Sedona Canada Principles

The Sedona Canada Principles are a set of authoritative guidelines published by The Sedona Conference to aid members of the Canadian legal community involved in the identification, collection, preservation, review and production of electronically stored information (ESI).

The principles were drafted by a small group of lawyers, judges and technologists called the Sedona Working Group 7 or Sedona Canada. Sedona Canada is an offshoot of The Sedona Conference which is an American “non-profit…research and educational institute dedicated to the advanced study of law and policy in the areas of antitrust law, complex litigation, and intellectual property rights.”[1]


Civil procedure in Canada is jurisdictional with each province following its own rules of civil procedure.[2] However, each province must address the fact that due to the advancement of technology the discovery process enshrined in the rules of civil procedure can be potentially derailed due to the sheer volume of electronically stored information (ESI).[3] When dealing with litigation matters that involve electronically stored information (ESI), the discovery process is commonly called e-discovery. The problems associated with e-discovery in Canada led to the creation of the Sedona Canada Principles.[3] Rule 29.1.03(4) of the wikibooks:Ontario Rules of Civil Procedure specifically refers to the Sedona Canada Principles in referencing Principles re Electronic Discovery although it has been reported that this rule has been largely ignored in practice.[4]


The Sedona Canada Principles largely refer to the processes found in the Electronic Discovery Reference Model.[5]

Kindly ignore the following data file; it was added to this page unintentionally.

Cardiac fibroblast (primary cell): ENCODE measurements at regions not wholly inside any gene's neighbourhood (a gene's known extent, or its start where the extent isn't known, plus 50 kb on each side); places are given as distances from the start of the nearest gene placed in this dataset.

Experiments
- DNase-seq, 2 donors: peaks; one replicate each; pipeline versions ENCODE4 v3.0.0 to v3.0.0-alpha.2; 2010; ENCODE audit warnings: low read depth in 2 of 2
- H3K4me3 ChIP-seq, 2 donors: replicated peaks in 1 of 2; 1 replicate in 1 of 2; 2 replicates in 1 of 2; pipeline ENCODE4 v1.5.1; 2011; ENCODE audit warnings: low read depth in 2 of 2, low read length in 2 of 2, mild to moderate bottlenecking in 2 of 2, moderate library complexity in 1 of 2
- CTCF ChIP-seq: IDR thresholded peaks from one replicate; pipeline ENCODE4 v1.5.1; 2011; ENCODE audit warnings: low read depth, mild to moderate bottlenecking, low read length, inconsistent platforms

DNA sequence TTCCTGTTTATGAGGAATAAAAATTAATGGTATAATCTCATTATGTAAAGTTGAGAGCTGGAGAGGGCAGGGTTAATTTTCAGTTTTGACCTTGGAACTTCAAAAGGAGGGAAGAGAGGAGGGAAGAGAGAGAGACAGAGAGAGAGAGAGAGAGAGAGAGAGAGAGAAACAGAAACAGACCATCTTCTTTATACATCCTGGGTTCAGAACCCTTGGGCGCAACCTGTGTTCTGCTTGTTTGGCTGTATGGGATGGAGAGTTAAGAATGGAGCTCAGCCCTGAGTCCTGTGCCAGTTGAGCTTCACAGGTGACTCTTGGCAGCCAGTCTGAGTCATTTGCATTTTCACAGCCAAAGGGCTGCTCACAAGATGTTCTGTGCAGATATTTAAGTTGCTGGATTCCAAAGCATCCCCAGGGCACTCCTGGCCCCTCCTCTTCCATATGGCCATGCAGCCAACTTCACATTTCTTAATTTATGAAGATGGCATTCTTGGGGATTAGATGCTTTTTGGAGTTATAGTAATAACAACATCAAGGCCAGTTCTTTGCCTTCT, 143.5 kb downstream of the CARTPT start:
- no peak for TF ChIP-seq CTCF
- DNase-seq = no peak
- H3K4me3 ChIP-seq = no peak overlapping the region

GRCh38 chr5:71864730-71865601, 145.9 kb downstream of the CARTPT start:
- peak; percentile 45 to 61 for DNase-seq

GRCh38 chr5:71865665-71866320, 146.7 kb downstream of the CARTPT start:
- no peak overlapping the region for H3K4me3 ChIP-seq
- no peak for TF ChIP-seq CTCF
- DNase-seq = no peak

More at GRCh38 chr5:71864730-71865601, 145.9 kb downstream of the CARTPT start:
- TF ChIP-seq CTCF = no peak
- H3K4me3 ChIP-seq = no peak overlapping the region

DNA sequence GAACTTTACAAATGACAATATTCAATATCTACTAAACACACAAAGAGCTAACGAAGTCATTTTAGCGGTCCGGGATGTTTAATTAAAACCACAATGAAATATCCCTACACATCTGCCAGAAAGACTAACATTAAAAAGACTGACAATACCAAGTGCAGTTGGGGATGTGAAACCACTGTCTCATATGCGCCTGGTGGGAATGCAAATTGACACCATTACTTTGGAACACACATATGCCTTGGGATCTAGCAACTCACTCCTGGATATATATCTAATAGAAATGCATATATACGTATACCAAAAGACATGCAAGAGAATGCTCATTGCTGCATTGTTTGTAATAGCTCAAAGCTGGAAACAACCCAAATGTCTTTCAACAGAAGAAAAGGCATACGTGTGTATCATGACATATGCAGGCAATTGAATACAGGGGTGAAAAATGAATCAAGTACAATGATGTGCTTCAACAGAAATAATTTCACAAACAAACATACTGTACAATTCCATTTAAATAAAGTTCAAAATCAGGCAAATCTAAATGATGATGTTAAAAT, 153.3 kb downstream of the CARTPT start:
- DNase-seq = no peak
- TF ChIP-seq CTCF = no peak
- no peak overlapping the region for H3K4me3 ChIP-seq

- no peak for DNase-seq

The principles urge proportionality due to the potentially enormous volumes of documents that may be discoverable when dealing with ESI. They also encourage good faith in the document preservation stage and regular meetings between parties to discuss the scope of the litigation. Parties are urged to be aware of the potential costs involved in producing relevant ESI but are advised that only reasonably accessible ESI need be produced. The principles stipulate that parties should not be required to search for or collect deleted material unless there is an agreement or court order related to those terms. The use of electronic tools and processes such as data sampling and web harvesting are acceptable practices. Parties are encouraged to agree early in the litigation process on production format required for the exchange of relevant documents as part of the discovery process (native files, pdf, tiff, metadata requirements etc). Agreements or direction should be sought, if necessary, with respect to privilege or other confidential information related to production of electronic documents and data. Parties should be aware that legal precedents can be formed as a result of e-discovery practices and sanctions can be considered for a party’s failure to meet their discovery obligations unless it can be demonstrated that the failure was not intentional. All parties must bear the “reasonable” costs associated with e-discovery but other arrangements can be agreed upon by the parties or by court order.[6]